Wizards could not have telegraphed the Fury ban any harder during their stream without outright stating that it would be banned. Anyone taking a bath on it has only themselves to blame, and Beanstalk sees enough play elsewhere to hold on to. Grief and the other pitch elementals also saw price decreases, but that was more market panic than anything. If Grief scamming was good enough, then a Grief/Ephemerate deck would have succeeded by now. Those prices should rise again soon, and as the new metagame arises there will be more opportunities.

Metagame Implications

How the bannings will shake out long-term are impossible to say. A deck's place in any format is a function not just of its own merits and power but of the metagame it inhabits. Movements among the other decks can strongly impact a deck's playability even when it is otherwise unaffected by change. Thus, I can't know the end result, but there are certain impacts that can be seen immediately.

The Fury Ban

Fury's ban doesn't kill any deck outright, but it changes play patterns enough that it will significantly change the metagame. Fury allowed any deck to win the tempo war against creatures by being a free sweeper. There was simply no chance for a deck with Fury to ever fall too far behind on board against small creatures. Without Fury, they're far more vulnerable.

While the only deck I think Fury actively kept from playability was Humans, it did exert undeniable pressure on the metagame as a whole and certainly decreased the attractiveness of go-wide creature strategies. They will be making a return in the immediate future. Whether they're actually still viable or not is another matter. There's still plenty of spot removal available to replace Fury, though no sweepers.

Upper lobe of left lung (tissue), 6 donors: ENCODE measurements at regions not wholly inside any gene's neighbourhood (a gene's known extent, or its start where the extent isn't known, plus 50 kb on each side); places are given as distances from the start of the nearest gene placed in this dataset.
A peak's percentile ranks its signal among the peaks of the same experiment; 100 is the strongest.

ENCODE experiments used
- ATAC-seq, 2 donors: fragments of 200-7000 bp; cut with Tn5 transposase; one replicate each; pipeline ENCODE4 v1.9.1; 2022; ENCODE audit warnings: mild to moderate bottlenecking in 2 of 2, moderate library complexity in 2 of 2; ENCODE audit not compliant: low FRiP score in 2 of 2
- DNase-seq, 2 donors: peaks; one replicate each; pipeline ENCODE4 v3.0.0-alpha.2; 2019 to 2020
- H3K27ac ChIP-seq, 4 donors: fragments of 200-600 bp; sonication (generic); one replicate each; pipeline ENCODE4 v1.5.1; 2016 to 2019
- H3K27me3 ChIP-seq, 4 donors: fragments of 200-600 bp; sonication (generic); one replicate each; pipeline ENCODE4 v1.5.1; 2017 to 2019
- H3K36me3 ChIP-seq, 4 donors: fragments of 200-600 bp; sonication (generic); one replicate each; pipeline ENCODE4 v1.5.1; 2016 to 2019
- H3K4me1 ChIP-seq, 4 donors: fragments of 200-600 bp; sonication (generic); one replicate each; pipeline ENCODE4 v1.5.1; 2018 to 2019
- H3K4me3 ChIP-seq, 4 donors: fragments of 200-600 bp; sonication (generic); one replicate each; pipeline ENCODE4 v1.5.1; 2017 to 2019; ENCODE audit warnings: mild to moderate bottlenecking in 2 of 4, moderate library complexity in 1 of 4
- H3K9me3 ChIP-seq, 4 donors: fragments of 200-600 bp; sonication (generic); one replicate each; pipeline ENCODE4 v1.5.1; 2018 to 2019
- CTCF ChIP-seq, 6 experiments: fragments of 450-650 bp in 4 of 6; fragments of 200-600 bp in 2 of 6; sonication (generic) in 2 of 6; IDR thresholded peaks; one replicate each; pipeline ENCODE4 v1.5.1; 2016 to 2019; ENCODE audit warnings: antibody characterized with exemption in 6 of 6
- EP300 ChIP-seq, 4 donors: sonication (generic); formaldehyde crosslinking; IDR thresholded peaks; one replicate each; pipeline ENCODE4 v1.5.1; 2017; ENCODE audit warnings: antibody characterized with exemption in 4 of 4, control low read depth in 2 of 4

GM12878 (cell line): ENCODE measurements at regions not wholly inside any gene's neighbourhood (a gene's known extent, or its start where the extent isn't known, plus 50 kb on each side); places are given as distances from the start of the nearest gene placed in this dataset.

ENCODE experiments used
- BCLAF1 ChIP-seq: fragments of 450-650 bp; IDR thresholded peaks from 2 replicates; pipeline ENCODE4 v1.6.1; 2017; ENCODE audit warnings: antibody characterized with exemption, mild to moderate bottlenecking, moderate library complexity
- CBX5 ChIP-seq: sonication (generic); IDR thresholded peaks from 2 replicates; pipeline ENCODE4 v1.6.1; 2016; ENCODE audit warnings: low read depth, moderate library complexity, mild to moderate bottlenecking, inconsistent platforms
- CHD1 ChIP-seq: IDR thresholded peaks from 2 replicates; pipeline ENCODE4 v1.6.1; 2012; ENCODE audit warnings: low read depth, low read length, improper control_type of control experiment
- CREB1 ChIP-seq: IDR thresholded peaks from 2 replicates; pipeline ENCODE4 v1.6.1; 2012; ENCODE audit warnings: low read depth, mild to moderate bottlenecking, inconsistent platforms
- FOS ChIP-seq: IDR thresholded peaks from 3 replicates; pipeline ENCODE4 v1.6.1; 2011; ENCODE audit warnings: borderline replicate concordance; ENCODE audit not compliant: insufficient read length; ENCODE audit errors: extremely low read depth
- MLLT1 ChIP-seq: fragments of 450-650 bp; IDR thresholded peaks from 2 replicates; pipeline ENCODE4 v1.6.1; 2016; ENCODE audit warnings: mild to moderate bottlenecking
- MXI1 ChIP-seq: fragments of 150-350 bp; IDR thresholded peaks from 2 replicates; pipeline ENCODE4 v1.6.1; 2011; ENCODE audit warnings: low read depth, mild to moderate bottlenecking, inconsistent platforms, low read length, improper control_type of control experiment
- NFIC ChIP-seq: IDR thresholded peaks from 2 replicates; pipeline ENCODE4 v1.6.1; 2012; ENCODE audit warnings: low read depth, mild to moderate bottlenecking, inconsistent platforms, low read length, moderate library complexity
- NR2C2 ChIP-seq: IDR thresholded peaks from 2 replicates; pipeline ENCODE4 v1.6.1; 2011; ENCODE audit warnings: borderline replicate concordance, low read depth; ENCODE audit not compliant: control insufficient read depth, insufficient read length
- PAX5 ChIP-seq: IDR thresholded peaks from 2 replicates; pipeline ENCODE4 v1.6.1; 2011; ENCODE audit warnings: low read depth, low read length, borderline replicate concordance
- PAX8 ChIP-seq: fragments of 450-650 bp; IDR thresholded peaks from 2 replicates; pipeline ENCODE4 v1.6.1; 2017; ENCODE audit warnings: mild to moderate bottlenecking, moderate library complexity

Scam takes a big hit, and I'm not certain that the strategy will survive. As stated above, scamming Grief is very annoying, but it isn't actually good. What made Scam such a force was scammed Fury, and I believe that it isn't good enough anymore. Instead, Rakdos will either move more aggro or midrange value and cut the Feign Death effects. The skeleton of the deck is too good to simply die.

The Bean Ban

Losing Beanstalk is simultaneously very impactful, and no loss. Unlike Fury, banning Beanstalk kills a deck. 4-Color Bean Cascade was entirely dedicated to maximizing Beanstalk. The point of the deck is gone, so now it's pointless to continue playing the deck. No ifs, ands, or buts, it's dead. There are a number of other decks that will be hurting without that draw engine, too.

However, there's a clear path to adapt. 4-Color players will simply revert their builds back to pre-Beanstalk form and continue on. A-The One Ring will return to being the best draw engine in Modern, but now there's a strong answer in Tishana's Tidebinder. I doubt that 4-Color will be as dominating this time around as it was pre-Lost Cavern's of Ixalan as a result. However, The Ring's seat remains uncomfortably warm, going by Wizards' statements.